Working in a new country can feel a little, well, foreign. But integrators who ignore the global AV market are bound to find themselves struggling to win new customers that sustain their businesses.
A few years ago, I got a passport, booked a flight to Amsterdam and was ready to attend the Integrated Systems Europe show for what would have been only my third trip outside the U.S. I never made that ISE trip, though, as higher-ups decided my time was better served focusing on news and stories here in the good ol’ U.S. of A. They struggled to see the ROI.
The annual ISE event — which brings together the best companies in both commercial and residential systems integration as a partnership between InfoComm International and CEDIA — set an attendance record that year, the all-time attendance mark for professional AV and electronic systems industry tradeshows. The expo has grown from more than 44,000 attendees in 2013 to about 66,000 in 2016, when ISE expanded to a fourth day and the RAI added another hall to accommodate the crowds.
I’m heading to ISE for the first time in 2017, along with at least three colleagues. It’s a decision that reflects the evolution in thinking about the global AV market here at CI World Headquarters and the potential for growth it still has, only a few years after my trip was scrapped a few weeks before the show shattered its attendance record.
My sense is many North American systems integrators are wrestling with this same sort of decision when it comes to doing business around the world, simply because it’s outside their comfort zones and they don’t know what to expect. Some large integrators have been leaders in going global, and we’ve written recently about the emergence of such worldwide consortiums as the Global Presence Alliance and Global AV Partnership. Even PSNI is looking at adding members outside North America.
Even if you’re not a member of any of those groups, that doesn’t mean you have to plant your flag on foreign soil on your own, but you might have to team up with a company you’ve traditionally looked at as a rival or competitor.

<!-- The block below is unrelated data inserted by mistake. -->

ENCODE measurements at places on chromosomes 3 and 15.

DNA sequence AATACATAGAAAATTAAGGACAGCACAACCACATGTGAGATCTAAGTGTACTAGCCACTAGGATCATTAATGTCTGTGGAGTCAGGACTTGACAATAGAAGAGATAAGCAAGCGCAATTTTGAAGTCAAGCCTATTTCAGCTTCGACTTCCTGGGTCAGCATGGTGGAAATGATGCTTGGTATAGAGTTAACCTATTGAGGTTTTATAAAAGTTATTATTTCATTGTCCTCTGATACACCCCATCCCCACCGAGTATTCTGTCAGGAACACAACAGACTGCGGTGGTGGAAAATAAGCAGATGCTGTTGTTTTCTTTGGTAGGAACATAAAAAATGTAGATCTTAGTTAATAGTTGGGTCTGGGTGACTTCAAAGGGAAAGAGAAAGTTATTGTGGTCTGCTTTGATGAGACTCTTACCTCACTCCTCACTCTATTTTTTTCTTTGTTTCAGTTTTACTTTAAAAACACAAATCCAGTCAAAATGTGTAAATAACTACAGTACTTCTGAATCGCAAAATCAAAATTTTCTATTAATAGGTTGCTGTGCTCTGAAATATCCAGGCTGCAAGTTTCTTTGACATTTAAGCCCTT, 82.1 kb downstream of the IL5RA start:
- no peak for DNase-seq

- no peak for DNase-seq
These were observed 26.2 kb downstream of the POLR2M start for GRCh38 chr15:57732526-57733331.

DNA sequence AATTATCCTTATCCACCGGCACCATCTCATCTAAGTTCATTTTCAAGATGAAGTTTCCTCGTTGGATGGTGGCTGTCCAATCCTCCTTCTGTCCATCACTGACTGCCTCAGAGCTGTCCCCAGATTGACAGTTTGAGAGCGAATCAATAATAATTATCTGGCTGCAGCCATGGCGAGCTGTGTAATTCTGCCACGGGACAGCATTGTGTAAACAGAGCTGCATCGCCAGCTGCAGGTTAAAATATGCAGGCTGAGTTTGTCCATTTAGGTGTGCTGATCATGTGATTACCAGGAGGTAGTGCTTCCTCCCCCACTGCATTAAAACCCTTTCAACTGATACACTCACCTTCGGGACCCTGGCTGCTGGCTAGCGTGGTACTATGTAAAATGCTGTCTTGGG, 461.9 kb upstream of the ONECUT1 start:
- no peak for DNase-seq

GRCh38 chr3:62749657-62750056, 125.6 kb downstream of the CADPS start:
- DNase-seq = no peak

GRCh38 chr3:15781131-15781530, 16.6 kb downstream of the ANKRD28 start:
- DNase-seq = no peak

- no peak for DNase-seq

In many cases, when we write about how a particular integrator started working overseas, it wasn’t necessarily something they had in their long-term strategic plan, but more something a large or loyal customer asked them to do and they did it.
Those companies, despite their initial reticence, are finding various levels of success in the largely-untapped overseas market. About two-thirds of InfoComm’s members are from the U.S. and Canada, while about two-thirds of the global AV opportunities are outside North America.
Companies are becoming increasingly global and that means integrators need to do so, or run the risk of losing those global clients to someone else. And, if you keep walking away from clients who are growing because you’re not ready to do it, how long do you actually think you’ll survive if you’re installing one-off systems in mom-and-pop shops in your neighborhood?
Is Your Business Prepared for 2017?
NSCA’s Chuck Wilson and CI’s Tom LeBlanc crunch industry survey results, identify where the industry stands, lay out imposing challenges and lay out strategies for success in 2017 and beyond during the 7th Annual Integration Business Outlook Presented by CI & NSCA.